It is becoming increasingly clear that diagnosing and treating MS as early as possible is associated with better long term outcomes for people with MS. However, recognising the very earliest signs of MS can be very challenging.
MS is usually diagnosed following at least one episode of neurological symptoms (known as a first demyelinating event), together with MRI scan results that indicate both new and old lesions in the brain or spinal cord.
A number of recent studies have suggested that people with MS may also show increased use of health services in the years before a clearly defined first neurological episode, suggesting that there might be additional warning signs for the onset of MS.
Now, Canadian researchers have conducted a large study to more clearly demonstrate this and define the signs and symptoms that might be associated with an impending MS diagnosis. The researchers, based at the University of British Columbia and led by Professor Helen Tremlett, examined the health records of nearly 14,000 people with MS from four Canadian provinces between 1984 and 2014 and compared them to the health records of nearly 67,000 people who did not have a diagnosis of MS.
The results, recently published in the Multiple Sclerosis Journal, showed that, in the five years before a first demyelinating event, people with a diagnosis of MS had attended hospital or visited a doctor more frequently than those without MS. The visits involved symptoms of the nervous, sensory, musculoskeletal and urinary systems of the body. They were also more commonly prescribed medications to treat musculoskeletal, nervous system, gut, metabolism, genito-urinary systems and sex hormones symptoms (esuch as contraception and fertility medications).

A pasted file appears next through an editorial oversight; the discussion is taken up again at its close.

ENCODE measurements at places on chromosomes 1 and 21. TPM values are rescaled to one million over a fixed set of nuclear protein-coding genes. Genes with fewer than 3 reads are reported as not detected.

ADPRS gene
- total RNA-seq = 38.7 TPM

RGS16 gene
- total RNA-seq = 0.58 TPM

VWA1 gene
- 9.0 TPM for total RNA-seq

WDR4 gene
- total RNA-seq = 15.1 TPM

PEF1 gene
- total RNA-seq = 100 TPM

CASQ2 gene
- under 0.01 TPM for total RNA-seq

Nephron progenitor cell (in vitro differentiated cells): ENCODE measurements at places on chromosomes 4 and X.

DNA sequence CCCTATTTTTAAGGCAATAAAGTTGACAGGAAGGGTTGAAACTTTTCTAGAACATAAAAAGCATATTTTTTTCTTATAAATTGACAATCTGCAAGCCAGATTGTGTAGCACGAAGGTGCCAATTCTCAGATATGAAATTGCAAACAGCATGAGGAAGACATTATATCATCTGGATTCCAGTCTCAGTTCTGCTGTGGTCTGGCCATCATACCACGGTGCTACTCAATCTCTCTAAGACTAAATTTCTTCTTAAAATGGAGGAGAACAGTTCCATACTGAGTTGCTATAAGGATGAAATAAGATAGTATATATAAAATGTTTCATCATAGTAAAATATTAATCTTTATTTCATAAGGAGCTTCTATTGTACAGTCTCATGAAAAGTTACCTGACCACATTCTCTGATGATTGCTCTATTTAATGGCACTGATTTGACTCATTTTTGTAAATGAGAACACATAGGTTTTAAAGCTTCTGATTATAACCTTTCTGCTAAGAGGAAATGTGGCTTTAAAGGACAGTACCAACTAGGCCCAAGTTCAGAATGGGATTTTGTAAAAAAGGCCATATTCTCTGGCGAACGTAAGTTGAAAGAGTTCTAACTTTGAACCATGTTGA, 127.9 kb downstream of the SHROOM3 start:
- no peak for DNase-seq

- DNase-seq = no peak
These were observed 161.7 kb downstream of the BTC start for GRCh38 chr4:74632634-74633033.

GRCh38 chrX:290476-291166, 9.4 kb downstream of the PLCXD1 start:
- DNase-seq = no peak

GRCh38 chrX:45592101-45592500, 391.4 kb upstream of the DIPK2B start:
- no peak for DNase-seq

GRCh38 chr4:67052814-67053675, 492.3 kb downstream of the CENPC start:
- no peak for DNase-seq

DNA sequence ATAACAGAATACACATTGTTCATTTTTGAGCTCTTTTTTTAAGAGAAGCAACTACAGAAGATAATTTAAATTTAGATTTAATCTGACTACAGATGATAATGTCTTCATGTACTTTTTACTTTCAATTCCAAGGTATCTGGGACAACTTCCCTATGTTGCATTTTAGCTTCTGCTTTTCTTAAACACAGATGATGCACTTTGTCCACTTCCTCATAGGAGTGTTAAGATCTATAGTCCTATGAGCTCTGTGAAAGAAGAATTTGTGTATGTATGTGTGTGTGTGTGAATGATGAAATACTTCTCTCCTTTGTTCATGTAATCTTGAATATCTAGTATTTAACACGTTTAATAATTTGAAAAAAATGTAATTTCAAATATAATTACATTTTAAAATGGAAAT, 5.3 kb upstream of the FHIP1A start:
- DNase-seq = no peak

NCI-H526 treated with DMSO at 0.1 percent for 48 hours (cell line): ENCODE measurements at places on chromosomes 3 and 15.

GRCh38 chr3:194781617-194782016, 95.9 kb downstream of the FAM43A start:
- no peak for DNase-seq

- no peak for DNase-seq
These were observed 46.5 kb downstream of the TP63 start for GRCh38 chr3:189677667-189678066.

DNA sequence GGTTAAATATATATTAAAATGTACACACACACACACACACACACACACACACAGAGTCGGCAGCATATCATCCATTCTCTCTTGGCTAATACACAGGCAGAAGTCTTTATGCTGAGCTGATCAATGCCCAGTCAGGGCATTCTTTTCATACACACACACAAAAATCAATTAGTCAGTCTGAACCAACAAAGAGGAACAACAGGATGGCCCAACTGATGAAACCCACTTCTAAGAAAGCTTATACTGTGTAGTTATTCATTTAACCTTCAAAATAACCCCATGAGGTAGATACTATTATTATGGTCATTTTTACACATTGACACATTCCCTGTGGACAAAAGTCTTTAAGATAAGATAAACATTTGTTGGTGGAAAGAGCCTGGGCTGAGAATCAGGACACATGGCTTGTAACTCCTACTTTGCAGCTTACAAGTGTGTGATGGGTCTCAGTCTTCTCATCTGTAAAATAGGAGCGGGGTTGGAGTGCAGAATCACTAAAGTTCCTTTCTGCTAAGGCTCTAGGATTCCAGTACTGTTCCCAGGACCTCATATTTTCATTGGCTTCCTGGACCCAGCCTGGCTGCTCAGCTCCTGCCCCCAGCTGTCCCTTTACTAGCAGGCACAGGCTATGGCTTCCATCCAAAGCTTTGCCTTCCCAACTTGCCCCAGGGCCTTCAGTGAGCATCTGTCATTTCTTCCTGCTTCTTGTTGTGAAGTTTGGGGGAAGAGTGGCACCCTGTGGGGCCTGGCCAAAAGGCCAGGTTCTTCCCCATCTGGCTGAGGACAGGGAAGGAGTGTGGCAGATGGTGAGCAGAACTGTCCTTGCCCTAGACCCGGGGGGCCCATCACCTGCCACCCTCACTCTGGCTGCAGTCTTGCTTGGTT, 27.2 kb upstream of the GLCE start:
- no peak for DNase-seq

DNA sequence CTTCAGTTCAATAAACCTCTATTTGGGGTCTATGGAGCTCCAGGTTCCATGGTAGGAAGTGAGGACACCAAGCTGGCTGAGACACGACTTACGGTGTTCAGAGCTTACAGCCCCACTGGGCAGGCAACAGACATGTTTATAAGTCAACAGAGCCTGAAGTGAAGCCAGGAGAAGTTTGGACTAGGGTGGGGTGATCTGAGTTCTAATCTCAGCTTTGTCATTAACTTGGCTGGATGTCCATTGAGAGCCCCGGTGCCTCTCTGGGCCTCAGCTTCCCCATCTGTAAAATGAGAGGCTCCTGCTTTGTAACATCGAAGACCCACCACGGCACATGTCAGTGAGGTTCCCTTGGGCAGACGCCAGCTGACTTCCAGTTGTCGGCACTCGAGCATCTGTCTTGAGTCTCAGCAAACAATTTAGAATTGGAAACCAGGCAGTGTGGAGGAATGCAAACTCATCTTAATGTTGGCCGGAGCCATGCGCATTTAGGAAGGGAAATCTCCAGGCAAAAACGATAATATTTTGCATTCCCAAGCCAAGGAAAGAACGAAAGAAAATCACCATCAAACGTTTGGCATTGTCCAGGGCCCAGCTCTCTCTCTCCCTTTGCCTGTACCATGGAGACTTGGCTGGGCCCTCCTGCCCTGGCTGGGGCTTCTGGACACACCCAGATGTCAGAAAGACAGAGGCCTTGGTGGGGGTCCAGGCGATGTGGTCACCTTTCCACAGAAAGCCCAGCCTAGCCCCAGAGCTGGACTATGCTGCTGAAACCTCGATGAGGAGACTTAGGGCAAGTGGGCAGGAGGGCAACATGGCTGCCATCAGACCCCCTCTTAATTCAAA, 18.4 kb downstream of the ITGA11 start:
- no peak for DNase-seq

Visits to psychiatrists and reports of headaches and mental health conditions were also higher among the people who were later diagnosed with MS.
Another recent UK study, published in the Annals of Neurology, showed that a similar range of symptoms were more common in people with MS in the 10 years prior to diagnosis.
Other conditions such as Alzheimer’s disease and Parkinson’s disease have previously been shown to have a collection of very early signs and symptoms that are not necessarily considered to be classic symptoms of the onset of these conditions. This collection is known as a ‘pro-drome’ and has helped to identify people at risk of developing these conditions as well as supporting clinical trials that try to stop the full development of the disease.
Traditionally, MS was not considered to have a pro-drome, or to have a collection of early signs and non-MS specific symptoms. However, this work and other studies have shown that, looking collectively at people with MS, it is possible to identify clues that may point to a diagnosis of MS.
More work is needed in order to more clearly identify the pro-drome. However, once it is better defined, raising awareness of this among a range of specialist doctors – not just neurologists, but also urologists, ophthalmologists and psychiatrists – could help to trigger the necessary tests and investigations that can identify whether or not someone has MS at an earlier stage.
With thanks to MS Research Australia – the lead provider of research summaries on our website.